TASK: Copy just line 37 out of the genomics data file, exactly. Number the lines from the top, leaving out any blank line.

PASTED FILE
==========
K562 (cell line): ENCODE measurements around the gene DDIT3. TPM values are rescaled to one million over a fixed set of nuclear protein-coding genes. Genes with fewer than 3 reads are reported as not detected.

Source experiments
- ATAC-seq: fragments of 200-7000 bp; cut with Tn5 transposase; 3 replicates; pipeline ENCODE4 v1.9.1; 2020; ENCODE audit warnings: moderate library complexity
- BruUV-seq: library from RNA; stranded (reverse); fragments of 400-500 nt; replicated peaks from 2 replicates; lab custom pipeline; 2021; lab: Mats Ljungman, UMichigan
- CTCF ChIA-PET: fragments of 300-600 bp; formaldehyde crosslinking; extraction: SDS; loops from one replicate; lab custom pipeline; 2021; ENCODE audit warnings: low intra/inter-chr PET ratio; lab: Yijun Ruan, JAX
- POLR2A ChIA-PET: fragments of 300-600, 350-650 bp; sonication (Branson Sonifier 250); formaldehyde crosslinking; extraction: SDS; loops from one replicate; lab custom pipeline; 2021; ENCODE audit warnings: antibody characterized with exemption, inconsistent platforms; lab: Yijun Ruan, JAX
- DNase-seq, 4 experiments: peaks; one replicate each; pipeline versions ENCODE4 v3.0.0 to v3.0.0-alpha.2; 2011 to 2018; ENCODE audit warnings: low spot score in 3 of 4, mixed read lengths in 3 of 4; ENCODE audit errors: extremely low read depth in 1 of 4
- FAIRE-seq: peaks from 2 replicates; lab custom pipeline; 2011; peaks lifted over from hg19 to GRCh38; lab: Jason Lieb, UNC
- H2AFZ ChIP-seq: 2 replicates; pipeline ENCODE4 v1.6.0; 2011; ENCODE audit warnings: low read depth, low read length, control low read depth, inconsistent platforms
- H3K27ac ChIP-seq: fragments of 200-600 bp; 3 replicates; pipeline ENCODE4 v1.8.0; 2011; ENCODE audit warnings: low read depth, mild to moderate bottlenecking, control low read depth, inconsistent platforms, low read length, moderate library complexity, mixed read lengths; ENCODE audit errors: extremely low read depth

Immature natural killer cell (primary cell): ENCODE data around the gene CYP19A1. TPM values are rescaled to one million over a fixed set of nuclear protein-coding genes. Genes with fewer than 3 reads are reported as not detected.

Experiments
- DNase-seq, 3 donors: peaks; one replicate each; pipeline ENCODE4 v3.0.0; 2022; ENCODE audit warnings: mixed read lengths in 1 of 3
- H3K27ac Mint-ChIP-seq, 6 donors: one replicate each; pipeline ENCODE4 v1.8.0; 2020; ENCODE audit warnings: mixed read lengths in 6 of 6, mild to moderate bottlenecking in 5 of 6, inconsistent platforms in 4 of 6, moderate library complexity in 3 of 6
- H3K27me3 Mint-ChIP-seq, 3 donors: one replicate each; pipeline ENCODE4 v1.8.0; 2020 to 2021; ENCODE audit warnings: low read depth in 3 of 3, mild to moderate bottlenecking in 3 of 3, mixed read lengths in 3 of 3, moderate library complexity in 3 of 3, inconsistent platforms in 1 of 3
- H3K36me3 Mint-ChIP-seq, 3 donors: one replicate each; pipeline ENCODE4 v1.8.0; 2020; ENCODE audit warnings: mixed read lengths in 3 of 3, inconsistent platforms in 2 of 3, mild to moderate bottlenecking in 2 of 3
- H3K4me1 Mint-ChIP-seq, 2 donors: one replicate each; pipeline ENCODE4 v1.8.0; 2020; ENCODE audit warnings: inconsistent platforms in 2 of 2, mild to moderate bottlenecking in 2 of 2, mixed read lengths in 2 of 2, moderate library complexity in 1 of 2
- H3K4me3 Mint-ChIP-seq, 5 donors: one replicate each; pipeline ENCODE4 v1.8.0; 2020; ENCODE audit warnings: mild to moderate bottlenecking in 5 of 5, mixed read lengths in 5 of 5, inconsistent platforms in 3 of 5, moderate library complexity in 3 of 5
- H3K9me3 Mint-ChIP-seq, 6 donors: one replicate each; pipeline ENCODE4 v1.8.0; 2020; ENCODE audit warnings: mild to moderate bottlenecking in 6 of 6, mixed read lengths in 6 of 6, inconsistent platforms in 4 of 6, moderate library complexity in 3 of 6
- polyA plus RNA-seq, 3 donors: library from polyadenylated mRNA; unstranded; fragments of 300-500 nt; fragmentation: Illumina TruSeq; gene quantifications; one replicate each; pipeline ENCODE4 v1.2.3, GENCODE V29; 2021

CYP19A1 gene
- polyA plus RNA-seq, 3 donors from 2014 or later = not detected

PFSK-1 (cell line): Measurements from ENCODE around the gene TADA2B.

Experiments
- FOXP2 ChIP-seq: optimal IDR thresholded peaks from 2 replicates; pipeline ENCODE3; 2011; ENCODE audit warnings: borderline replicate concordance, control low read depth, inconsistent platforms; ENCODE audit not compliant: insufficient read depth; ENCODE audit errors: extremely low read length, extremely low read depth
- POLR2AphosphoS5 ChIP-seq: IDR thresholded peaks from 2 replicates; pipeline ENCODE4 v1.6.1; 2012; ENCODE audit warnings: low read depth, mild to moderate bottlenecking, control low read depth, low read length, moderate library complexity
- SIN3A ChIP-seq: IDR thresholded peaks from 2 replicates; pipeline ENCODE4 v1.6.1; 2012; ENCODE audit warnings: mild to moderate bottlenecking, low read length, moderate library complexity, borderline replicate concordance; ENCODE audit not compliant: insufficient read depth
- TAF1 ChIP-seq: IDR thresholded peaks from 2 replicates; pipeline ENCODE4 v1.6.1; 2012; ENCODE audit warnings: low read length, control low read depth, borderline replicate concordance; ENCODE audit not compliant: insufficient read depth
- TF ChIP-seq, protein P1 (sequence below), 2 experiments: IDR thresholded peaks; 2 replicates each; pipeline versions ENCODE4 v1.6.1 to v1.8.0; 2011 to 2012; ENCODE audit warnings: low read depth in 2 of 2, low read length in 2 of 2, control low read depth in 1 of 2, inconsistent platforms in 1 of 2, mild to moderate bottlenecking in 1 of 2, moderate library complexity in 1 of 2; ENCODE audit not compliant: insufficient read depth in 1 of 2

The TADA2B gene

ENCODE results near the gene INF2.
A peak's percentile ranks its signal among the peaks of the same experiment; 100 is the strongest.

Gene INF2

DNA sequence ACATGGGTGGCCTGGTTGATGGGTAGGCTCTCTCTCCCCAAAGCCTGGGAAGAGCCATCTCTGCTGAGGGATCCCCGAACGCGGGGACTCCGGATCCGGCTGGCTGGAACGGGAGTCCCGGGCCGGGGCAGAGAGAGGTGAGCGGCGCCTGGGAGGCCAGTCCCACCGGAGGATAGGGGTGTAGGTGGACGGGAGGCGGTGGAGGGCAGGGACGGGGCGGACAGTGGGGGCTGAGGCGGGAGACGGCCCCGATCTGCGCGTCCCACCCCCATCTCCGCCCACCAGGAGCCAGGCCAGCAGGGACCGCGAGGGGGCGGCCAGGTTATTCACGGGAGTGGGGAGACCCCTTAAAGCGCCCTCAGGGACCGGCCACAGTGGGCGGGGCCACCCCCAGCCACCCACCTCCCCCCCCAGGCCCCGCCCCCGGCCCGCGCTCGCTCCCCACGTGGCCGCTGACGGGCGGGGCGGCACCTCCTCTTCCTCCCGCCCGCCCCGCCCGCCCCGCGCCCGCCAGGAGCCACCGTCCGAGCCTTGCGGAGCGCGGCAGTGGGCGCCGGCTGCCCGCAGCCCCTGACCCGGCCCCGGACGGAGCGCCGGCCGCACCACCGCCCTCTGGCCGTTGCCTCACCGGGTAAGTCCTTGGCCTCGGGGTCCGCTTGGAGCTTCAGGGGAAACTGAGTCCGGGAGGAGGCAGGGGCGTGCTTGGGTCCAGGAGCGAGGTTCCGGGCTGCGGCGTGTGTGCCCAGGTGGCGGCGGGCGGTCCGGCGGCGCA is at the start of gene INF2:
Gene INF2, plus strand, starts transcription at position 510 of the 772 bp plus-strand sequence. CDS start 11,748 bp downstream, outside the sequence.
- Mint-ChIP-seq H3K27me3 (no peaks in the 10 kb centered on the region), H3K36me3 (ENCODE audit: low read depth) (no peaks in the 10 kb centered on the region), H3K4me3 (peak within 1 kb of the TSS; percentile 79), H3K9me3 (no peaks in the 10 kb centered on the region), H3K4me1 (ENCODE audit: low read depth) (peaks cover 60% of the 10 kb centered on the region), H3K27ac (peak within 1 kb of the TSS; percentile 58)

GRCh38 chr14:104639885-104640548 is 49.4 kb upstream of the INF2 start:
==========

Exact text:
GRCh38 chr14:104639885-104640548 is 49.4 kb upstream of the INF2 start: